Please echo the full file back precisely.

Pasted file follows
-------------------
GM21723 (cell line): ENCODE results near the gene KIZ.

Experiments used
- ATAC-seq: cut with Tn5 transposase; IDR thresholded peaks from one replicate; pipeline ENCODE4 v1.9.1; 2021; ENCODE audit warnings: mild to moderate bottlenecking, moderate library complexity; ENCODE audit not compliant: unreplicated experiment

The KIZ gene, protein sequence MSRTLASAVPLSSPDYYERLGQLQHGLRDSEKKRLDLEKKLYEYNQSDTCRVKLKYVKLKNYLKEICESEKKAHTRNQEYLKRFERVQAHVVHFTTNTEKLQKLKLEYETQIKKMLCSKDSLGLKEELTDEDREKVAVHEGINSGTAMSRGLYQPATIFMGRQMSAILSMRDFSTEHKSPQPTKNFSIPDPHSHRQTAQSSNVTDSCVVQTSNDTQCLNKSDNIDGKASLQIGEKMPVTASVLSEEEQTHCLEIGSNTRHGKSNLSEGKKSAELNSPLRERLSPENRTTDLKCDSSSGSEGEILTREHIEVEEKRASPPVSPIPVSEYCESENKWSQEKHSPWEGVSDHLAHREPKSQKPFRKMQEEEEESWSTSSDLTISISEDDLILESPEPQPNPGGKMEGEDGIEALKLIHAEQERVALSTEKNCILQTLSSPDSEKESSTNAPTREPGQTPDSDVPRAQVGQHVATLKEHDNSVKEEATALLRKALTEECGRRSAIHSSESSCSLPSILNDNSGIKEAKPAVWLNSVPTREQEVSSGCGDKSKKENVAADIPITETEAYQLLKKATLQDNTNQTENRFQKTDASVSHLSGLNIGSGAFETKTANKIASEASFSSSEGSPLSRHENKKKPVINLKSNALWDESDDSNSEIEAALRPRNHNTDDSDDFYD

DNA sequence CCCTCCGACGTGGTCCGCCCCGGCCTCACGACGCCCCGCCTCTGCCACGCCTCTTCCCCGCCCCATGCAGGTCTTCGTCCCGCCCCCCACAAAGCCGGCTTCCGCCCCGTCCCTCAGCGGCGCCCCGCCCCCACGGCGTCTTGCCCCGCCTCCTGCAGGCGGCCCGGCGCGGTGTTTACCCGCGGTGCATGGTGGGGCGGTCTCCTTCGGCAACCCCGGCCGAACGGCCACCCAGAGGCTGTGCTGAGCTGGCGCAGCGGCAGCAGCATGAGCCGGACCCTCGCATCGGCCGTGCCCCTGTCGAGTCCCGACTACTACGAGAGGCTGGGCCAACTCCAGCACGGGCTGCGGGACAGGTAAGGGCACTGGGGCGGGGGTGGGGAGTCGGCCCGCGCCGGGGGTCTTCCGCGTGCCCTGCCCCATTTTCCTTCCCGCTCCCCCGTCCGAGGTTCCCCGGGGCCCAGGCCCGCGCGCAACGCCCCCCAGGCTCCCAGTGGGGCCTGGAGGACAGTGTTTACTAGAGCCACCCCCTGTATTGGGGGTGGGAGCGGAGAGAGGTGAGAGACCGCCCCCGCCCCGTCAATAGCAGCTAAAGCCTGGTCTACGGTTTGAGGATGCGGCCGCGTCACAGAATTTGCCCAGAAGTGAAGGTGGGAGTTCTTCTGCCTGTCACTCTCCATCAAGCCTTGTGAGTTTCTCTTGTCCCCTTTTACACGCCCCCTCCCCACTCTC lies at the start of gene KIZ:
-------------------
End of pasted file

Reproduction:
GM21723 (cell line): ENCODE results near the gene KIZ.

Experiments used
- ATAC-seq: cut with Tn5 transposase; IDR thresholded peaks from one replicate; pipeline ENCODE4 v1.9.1; 2021; ENCODE audit warnings: mild to moderate bottlenecking, moderate library complexity; ENCODE audit not compliant: unreplicated experiment

The KIZ gene, protein sequence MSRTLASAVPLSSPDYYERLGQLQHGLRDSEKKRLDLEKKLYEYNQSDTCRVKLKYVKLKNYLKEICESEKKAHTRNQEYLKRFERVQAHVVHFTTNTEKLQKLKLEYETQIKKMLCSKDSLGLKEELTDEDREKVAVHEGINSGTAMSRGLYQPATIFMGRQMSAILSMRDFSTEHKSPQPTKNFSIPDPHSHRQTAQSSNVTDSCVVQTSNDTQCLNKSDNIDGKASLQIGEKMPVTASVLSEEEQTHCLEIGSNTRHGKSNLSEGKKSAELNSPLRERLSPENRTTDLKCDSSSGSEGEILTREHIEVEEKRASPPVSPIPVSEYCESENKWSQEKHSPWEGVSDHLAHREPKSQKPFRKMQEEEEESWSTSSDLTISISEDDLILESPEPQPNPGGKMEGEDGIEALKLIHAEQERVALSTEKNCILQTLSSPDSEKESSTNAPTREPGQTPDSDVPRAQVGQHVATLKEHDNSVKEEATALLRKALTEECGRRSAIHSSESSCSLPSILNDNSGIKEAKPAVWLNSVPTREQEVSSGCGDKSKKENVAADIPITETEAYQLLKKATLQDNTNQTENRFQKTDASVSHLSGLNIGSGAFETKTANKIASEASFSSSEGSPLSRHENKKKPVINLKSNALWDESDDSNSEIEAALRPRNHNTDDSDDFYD

DNA sequence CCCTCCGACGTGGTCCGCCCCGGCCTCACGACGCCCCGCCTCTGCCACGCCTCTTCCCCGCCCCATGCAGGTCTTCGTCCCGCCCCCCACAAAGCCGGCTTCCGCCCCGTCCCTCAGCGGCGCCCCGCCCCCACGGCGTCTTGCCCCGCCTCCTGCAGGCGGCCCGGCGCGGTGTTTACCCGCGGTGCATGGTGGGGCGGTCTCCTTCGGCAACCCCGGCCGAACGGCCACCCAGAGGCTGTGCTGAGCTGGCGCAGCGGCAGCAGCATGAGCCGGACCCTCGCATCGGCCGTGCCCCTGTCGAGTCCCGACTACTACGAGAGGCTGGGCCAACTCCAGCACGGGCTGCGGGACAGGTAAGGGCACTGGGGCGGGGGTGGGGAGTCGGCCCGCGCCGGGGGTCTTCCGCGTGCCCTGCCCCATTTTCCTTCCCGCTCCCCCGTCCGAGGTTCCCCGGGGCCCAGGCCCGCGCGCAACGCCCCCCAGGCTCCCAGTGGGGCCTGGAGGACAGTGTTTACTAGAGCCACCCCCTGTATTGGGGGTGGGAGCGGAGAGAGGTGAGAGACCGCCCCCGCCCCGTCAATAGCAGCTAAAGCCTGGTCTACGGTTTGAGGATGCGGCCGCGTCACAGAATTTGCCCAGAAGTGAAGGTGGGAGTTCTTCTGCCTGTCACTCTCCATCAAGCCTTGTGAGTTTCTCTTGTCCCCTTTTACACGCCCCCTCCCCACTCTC lies at the start of gene KIZ: